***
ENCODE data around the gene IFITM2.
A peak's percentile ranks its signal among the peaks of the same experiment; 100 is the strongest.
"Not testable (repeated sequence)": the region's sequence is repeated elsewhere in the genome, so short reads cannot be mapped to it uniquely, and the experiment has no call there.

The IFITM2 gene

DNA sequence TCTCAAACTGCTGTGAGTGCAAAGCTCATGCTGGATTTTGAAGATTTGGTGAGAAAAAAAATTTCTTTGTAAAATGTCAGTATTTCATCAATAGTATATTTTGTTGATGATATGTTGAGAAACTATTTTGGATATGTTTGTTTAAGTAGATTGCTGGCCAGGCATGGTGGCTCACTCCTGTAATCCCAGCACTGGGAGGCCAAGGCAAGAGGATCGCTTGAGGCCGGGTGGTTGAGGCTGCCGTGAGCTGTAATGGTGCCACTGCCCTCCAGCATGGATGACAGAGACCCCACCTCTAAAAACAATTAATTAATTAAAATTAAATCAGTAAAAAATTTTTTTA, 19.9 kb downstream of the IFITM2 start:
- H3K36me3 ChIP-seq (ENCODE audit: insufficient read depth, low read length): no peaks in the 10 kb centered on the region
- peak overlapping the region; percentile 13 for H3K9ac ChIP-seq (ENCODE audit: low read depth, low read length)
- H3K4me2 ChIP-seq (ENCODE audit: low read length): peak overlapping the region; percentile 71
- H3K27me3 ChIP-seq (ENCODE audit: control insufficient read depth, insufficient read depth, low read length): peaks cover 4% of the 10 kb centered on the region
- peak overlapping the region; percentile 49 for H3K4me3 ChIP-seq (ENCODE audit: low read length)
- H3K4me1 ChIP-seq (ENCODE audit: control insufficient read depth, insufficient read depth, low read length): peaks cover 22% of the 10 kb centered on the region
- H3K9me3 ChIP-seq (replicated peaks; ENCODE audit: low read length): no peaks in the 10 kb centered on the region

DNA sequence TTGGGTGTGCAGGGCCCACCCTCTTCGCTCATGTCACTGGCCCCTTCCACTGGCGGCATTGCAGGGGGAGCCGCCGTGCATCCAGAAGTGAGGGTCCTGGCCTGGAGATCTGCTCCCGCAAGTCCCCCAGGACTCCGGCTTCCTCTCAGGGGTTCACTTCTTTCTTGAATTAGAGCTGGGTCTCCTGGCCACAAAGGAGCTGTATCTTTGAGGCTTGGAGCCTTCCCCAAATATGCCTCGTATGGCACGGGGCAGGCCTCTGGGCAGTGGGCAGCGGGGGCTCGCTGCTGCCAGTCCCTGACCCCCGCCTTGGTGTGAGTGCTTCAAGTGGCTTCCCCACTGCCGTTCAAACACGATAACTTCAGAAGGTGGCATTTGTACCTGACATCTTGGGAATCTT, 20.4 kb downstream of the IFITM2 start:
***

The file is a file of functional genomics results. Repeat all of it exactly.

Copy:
ENCODE data around the gene IFITM2.
A peak's percentile ranks its signal among the peaks of the same experiment; 100 is the strongest.
"Not testable (repeated sequence)": the region's sequence is repeated elsewhere in the genome, so short reads cannot be mapped to it uniquely, and the experiment has no call there.

The IFITM2 gene

DNA sequence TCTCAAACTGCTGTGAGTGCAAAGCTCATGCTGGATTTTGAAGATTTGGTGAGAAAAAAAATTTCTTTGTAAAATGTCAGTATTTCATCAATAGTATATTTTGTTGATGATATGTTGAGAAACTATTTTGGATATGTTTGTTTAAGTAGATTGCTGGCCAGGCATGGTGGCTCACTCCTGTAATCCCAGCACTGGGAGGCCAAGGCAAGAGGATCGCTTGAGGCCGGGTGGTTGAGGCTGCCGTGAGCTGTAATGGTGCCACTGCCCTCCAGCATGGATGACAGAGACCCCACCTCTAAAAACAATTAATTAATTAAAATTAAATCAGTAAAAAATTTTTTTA, 19.9 kb downstream of the IFITM2 start:
- H3K36me3 ChIP-seq (ENCODE audit: insufficient read depth, low read length): no peaks in the 10 kb centered on the region
- peak overlapping the region; percentile 13 for H3K9ac ChIP-seq (ENCODE audit: low read depth, low read length)
- H3K4me2 ChIP-seq (ENCODE audit: low read length): peak overlapping the region; percentile 71
- H3K27me3 ChIP-seq (ENCODE audit: control insufficient read depth, insufficient read depth, low read length): peaks cover 4% of the 10 kb centered on the region
- peak overlapping the region; percentile 49 for H3K4me3 ChIP-seq (ENCODE audit: low read length)
- H3K4me1 ChIP-seq (ENCODE audit: control insufficient read depth, insufficient read depth, low read length): peaks cover 22% of the 10 kb centered on the region
- H3K9me3 ChIP-seq (replicated peaks; ENCODE audit: low read length): no peaks in the 10 kb centered on the region

DNA sequence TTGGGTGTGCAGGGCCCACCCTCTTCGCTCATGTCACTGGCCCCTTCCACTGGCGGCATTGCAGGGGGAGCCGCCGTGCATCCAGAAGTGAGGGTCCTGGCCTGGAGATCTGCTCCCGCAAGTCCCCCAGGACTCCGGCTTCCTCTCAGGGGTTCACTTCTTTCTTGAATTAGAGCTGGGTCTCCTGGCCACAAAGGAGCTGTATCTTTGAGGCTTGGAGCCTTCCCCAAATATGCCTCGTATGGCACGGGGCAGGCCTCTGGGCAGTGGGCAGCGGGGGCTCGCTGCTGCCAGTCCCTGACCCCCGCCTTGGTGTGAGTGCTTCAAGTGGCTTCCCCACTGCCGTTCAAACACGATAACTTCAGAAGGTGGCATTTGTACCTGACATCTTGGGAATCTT, 20.4 kb downstream of the IFITM2 start: